Traveling back to March 18, we addressed the addition of Jordy Nelson by the Oakland Raiders. Since, Oakland has added Martavis Bryant via a trade with the Pittsburgh Steelers.
To recap Nelson’s outlook, what was discussed in March largely holds true today.
Quarterback Derek Carr’s favorite target has been released, which was rumored to be in the works for months because of a high cap figure. Green Bay’s surprise release of Nelson, and his subsequent signing with Oakland, made axing Crabtree a reality.
Crabtree averaged a healthy nine looks per game in his first two seasons with the Raiders. He still managed nearly eight per contest in his 13 outings last season. Targets won’t be an issue for Nelson. He didn’t come to the Bay Area to stand around. Chemistry needs to be established, and there’s no doubt he will work closely with Carr during the offseason.
The biggest area of concern for Nelson is how much does he have left in the tank. Is there one more monster season left in there? We saw a totally different player when Aaron Rodgers went down in 2017. It is easy to blame Brett Hundley for the regression, but Nelson fell so far off the map that there really could be more to it. When wide receivers “lose it” in the NFL, most tend to precipitously regress. Separation through precise route running has always been Nelson’s hallmark, but if the feet don’t move like required, his tool chest immediately becomes barren. Due to this style of creating separation, timing and chemistry with his quarterback are everything.
Nelson is a risk-reward WR2 in both scoring systems. His days of 90-plus receptions and 14 or more scores are almost certainly behind him in his age-33 season. Look for his trademark big plays to remain a staple of Nelson’s game — since becoming a regular starter in 2011, he has a season long of at least 58 yards in each year. It would be more likely to see him post lower reception and yardage figures and high TD numbers than a purely dominant statistical output.
After working with the former Packer for a few months, Carr recently said he understands why Nelson and Rodgers had such strong chemistry.
“Jordy is very detailed,” Carr said. “He wants to do everything exactly how you want it done. I see why Aaron loved throwing him the ball. He knows if you’re comfortable, you’ll throw it to them.”
Nelson has as much to prove as any veteran. In 2016, Green Bay utilized him 19.6 percent of his snaps in the slot, a location the Raiders could make his primary residence in ’18. That season, Nelson was targeted 21 times (1st) in the red zone and finished with 14 receiving scores (1st), 12 of which came inside of the opponent’s 20.
This data illustrates even though he is known for his downfield prowess, Nelson is quite capable of modifying his game. Anyone who has watched even a few Packers games can attest to Nelson having a knack for exploiting coverage in the red zone and finding soft spots to get open. Savvy and route-running brilliance can make up for regression in the athletic department.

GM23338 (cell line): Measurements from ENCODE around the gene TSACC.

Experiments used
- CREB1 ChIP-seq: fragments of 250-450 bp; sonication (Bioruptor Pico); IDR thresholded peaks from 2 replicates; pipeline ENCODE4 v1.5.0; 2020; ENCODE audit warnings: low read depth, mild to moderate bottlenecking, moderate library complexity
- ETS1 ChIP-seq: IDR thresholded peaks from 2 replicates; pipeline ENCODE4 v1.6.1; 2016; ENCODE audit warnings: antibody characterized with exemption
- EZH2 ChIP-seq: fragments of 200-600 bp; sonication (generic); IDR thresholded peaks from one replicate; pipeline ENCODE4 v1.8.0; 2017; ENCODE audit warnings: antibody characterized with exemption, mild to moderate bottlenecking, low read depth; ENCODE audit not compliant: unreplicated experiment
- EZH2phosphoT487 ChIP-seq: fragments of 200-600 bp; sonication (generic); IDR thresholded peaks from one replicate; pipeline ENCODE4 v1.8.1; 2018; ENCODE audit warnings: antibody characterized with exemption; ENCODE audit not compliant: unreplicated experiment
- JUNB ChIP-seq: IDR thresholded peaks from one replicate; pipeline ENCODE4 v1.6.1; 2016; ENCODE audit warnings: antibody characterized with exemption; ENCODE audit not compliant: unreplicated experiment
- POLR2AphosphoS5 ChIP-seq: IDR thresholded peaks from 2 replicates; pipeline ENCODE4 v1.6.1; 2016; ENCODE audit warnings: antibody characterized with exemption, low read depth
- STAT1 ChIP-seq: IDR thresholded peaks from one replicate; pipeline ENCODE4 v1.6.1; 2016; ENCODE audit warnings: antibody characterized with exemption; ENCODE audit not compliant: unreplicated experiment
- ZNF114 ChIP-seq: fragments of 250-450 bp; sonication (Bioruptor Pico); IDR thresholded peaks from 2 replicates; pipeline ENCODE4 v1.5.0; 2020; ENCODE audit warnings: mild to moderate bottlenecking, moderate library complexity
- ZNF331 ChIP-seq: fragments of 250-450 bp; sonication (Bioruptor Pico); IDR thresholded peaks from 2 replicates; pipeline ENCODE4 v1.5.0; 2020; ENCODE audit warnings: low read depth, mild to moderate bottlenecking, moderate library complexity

The most significant change since Nelson arrived in the Bay Area is the acquisition of Bryant. He has the speed to threaten down the field and, like Nelson, can be an asset in the red zone. Attitude concerns could be quelled now that he is in a new city, but Bryant comes with off-the-field issues. Update: Bryant could be facing an indefinite suspension, per media reports.
It appears as though Bryant will line up on the outside most of the time, opposite Amari Cooper. The Raiders under Jon Gruden have passed enough to create fantasy value for three receivers, so there’s hope Bryant will be more than the occasional splashy playmaker.
The offensive line saw an upgrade in the first round of the NFL draft with the selection of tackle Kolton Miller. He will compete for the starting spot on the right side, but if 35-year-old Donald Penn (foot) cannot return to form at left tackle, Miller may be asked to slide over to block Carr’s blindside. This offensive line’s interior remains one of — if not the — best in football. Strong play by the front five allows for more deep routes to develop and also generates explosive second-level plays with screens and inside designs.
Fantasy football outlook
There is much to like about both players. In fact, one man’s regression could become another man’s ascension. If Nelson is indeed on his last legs and cannot rebound, it makes Bryant that much stronger of a fantasy weapon.
This situation really could go either way for Nelson, but he deserves the benefit of the doubt. Obvious regression on the field would be noticed by reporters, and we haven’t seen anything come to light yet. Monitor this in training camp.
Given his work ethic, precision route-running skills, incentives, and an offensive system catered to his abilities, Nelson should approach low-end WR1 numbers in an optimal situation. Most likely, he is a sound No. 2 option for gamers at a bargain price. His current ADP is 8:01 in PPR formats, and he should go slightly sooner in standard scoring.
Bryant isn’t as valuable in the short term, but as mentioned, he could be thrust into a prime role. Drafters have slotted him in the early 11th round, on average, which is a fair time to take a shot on his upside. Be aware, though, especially if Nelson is on track, Bryant’s inconsistency could be an issue.